Miss M loves to help hang out the washing using the pegs however H man, at 19 months has not yet got the strength and coordination for that task and instead loves pulling them out of their container and putting them back in.
Adding in his interest in colours at the moment seemed like a perfect addition to this game!

It's amazing how they figure out what to do without any prompting from adults.
I left out a group of pegs and the matching coloured cups from the cup stacker set and he instantly set about sorting the pegs into their matching colours!
He is also developing his hand eye coordination!

Older children will be able to 'peg' the pegs onto the sides of the coloured containers for fine motor practice. Miss M, 3yo had a go at this!
H man really wanted to do it this way and did get a little frustrated that he couldn't work it out.
SAFETY WARNING: Never leave your child unattended with pegs. Pegs may contain small parts which can be a choking hazard.

Perhaps the best thing about this little game was it quick and easy and can be done over as many times as your child is engaged.
Didn't take long for H man to spread the pegs everywhere and enjoying running over them with his push along ride on, enjoying the bumpy sensation they created.
This game he did do over and over and over and over and over again lol.
Gotta love boys!!
Play and Learn
If you enjoyed this post you may be interested in more peg play in the album 'Peggy Play' on my Facebook page.

Tuesday, 11 June 2013

4 ways to learn with Caterpillars



Miss M has been learning about caterpillars and butterflies at her 3yo Kindy.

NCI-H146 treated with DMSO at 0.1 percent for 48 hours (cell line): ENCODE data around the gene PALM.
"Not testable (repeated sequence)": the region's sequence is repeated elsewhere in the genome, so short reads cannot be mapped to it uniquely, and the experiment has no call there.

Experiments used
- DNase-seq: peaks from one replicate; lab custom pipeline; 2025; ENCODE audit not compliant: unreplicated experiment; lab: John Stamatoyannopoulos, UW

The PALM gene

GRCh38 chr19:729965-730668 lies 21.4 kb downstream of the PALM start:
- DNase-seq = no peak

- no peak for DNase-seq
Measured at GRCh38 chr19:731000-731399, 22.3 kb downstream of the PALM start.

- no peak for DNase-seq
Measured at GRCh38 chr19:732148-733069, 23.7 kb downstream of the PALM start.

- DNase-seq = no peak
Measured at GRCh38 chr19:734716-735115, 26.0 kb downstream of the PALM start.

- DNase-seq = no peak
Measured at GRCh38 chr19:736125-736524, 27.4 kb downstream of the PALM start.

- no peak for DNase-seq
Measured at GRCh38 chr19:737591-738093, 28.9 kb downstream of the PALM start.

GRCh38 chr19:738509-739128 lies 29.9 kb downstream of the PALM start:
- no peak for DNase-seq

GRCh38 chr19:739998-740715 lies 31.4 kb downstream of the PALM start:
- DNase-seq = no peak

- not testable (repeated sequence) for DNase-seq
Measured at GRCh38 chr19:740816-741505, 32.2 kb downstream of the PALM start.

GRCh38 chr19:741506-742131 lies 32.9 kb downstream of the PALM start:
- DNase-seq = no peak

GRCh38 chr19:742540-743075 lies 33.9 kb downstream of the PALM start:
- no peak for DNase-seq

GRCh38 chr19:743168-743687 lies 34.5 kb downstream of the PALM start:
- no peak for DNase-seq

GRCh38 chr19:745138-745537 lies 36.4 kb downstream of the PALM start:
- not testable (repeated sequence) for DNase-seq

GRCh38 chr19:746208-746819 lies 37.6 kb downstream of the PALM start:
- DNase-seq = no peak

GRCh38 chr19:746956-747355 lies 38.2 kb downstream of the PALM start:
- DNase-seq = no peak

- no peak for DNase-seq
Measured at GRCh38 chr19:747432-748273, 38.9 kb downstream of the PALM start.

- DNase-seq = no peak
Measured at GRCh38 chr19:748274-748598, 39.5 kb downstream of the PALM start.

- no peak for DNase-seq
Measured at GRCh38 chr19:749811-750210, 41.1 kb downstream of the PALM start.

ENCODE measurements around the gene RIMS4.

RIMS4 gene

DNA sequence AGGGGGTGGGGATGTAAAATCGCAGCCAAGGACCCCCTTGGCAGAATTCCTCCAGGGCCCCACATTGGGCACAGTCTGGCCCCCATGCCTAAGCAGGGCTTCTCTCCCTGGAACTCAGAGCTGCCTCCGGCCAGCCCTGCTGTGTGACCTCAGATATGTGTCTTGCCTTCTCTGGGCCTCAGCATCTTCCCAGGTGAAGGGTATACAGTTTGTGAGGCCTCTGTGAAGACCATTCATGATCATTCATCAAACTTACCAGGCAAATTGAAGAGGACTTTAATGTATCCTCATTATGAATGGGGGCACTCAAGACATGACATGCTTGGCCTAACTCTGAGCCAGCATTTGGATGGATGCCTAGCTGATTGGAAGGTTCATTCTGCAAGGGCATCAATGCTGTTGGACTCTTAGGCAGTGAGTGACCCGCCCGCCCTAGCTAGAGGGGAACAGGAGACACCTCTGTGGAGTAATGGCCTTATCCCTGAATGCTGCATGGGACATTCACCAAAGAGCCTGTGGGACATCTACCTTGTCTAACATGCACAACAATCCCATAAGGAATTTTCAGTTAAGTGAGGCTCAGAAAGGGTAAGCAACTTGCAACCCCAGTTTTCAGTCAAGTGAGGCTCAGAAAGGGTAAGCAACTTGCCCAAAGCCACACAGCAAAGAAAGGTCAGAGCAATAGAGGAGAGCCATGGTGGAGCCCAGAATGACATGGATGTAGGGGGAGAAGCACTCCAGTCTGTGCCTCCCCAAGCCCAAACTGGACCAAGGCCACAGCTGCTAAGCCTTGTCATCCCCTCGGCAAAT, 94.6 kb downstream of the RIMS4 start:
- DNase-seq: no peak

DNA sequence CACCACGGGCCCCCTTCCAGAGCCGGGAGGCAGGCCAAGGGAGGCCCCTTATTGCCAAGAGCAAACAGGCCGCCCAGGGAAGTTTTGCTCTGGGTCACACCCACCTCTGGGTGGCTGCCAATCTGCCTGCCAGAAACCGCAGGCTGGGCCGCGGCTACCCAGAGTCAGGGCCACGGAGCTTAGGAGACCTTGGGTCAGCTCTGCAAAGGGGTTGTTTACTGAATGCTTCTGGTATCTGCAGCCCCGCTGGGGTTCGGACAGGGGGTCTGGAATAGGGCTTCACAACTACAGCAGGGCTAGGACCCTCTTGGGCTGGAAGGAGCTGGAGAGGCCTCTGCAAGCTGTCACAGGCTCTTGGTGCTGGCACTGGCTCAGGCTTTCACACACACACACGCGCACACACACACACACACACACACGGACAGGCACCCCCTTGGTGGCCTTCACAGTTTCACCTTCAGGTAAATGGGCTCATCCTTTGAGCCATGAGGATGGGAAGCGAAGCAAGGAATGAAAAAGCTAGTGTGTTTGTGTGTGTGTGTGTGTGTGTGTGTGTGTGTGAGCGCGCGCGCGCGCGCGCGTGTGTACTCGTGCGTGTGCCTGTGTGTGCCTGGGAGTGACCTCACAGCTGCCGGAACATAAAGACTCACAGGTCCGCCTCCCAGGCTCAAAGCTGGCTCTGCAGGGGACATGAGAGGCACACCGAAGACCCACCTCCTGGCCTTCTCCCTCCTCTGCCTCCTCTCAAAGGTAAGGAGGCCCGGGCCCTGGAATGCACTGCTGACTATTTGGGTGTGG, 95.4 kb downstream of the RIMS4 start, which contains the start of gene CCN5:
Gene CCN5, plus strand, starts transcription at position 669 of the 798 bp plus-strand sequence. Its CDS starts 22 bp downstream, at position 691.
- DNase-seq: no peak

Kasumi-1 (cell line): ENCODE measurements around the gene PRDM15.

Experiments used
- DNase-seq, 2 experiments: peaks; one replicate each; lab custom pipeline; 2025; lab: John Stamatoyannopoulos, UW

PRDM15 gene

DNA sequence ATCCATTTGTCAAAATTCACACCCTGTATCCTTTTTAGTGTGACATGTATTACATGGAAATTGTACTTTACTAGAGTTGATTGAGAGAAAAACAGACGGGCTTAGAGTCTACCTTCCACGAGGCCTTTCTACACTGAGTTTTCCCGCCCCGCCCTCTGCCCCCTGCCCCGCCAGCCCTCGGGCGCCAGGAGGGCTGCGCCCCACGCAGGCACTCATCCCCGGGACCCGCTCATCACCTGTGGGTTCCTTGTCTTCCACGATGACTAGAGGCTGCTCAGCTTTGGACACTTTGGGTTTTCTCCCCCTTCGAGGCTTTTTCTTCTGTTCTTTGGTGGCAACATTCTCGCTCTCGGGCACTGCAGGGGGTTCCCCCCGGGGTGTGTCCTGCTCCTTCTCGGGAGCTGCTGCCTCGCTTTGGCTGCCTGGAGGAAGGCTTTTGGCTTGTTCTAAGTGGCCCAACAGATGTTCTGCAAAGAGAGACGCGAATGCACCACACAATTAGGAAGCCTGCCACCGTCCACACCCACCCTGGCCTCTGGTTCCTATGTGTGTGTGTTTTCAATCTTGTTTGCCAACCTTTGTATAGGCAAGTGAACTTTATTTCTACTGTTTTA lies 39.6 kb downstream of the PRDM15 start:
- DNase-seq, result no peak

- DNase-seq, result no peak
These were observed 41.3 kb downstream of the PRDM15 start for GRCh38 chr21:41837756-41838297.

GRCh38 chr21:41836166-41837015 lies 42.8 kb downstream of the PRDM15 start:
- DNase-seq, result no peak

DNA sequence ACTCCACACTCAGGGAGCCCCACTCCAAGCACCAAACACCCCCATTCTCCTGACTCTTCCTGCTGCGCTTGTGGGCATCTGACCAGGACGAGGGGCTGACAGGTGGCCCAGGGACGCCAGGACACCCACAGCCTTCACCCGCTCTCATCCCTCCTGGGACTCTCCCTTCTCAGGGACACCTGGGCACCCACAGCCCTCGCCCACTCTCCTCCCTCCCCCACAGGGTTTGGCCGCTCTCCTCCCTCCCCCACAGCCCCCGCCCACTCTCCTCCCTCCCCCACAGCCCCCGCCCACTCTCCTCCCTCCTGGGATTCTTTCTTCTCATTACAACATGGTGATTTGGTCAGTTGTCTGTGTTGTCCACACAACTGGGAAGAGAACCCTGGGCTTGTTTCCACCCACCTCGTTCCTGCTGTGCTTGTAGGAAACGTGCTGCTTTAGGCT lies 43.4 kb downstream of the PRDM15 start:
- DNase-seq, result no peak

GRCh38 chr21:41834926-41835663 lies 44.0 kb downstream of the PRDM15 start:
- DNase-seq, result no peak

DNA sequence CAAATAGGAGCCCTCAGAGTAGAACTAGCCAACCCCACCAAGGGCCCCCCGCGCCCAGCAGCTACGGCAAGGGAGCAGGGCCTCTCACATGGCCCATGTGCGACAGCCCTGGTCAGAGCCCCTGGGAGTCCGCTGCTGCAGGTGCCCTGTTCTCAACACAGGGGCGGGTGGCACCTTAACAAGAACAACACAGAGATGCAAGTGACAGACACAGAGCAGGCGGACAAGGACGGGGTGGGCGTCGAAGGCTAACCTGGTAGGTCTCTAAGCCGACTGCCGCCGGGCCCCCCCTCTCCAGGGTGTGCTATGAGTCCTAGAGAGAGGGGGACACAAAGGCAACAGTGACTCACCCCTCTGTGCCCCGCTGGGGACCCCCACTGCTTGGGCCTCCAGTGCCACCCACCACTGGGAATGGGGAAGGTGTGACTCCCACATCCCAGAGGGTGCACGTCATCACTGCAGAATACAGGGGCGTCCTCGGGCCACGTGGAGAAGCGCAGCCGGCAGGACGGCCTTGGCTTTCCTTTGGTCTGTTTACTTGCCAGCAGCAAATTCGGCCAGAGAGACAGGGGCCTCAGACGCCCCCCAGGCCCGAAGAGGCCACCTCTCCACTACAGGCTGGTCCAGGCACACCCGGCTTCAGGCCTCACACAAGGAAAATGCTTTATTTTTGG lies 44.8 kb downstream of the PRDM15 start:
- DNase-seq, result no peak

Her interest in this topic has been a big part of our day to day life at home so I thought I would take some time to share some of the things we have been up to.
Here are some of the ways we've used caterpillars to support learning through play!
Following the numbers on the above picture!
1. Tissue Paper Hungry Caterpillars
Learning Areas/ Opportunities:
Creative, Language
This book was a big part of the learning done at Kindy and was often reread at home.
We made pictures of the Very Hungry Caterpillar using tissue paper. The finished product is very effective.
To extend on this draw or glue on tissue paper food that the Hungry Caterpillar indulged in during the story.
We also used a soft toy Hungry Caterpillar to retell and role play the story.
2. Recycled Egg Carton Caterpillars
Learning Areas/ Opportunities:
Creative, Language, colours

Getting Creative

This was excellent little activity that was open ended enough to totally engage both ages of my children. Paint, collage or do both to create unique and individual caterpillar friends. Both children had a ball decorating their caterpillars, talking about the colours they were using and what their caterpillars name could be.
After they were decorated we used our new caterpillar friends to sing songs and finger rhymes. Such as,
  • How does a caterpillar go? Dear me does anybody know? How does a caterpillar go on a juicy leaf the whole day through?
  • Roly Poly Caterpillar into a corner crept. Spun a blanket around himself and for a long time slept. Roly Poly Caterpillar wakened by and by. Found himself with beautiful wings, changed into a butterfly.

3. Caterpillar Puzzles
Learning Areas/ Opportunities:
Maths, Spelling

I made this caterpillar using laminated green card. Each segment of the body is separate and has a space for writing letters or numbers for children to put in order, like a puzzle.
To start with I used Miss M's name then moved onto other familiar words. Older children could do this with spelling or sight words.
You could bring in numeracy by using numbers and getting children to create number lines with the caterpillars body.

Here's a number caterpillar Miss M made with limited assistance. Use numbers to suit the ability of your child. If your child is younger you could still do this focusing on colours.

4. Caterpillar healthy fruit snack
Learning Areas/ Opportunities:
Healthy Eating, social and emotional

What's more fun and inviting than creating yummy snacks.
Children can help prepare this delicious apple and pear caterpillar and then enjoy eating it! Use this opportunity to reinforce healthy choices and why fruit is good for our bodies! Encourage children to work together and share their healthy snack.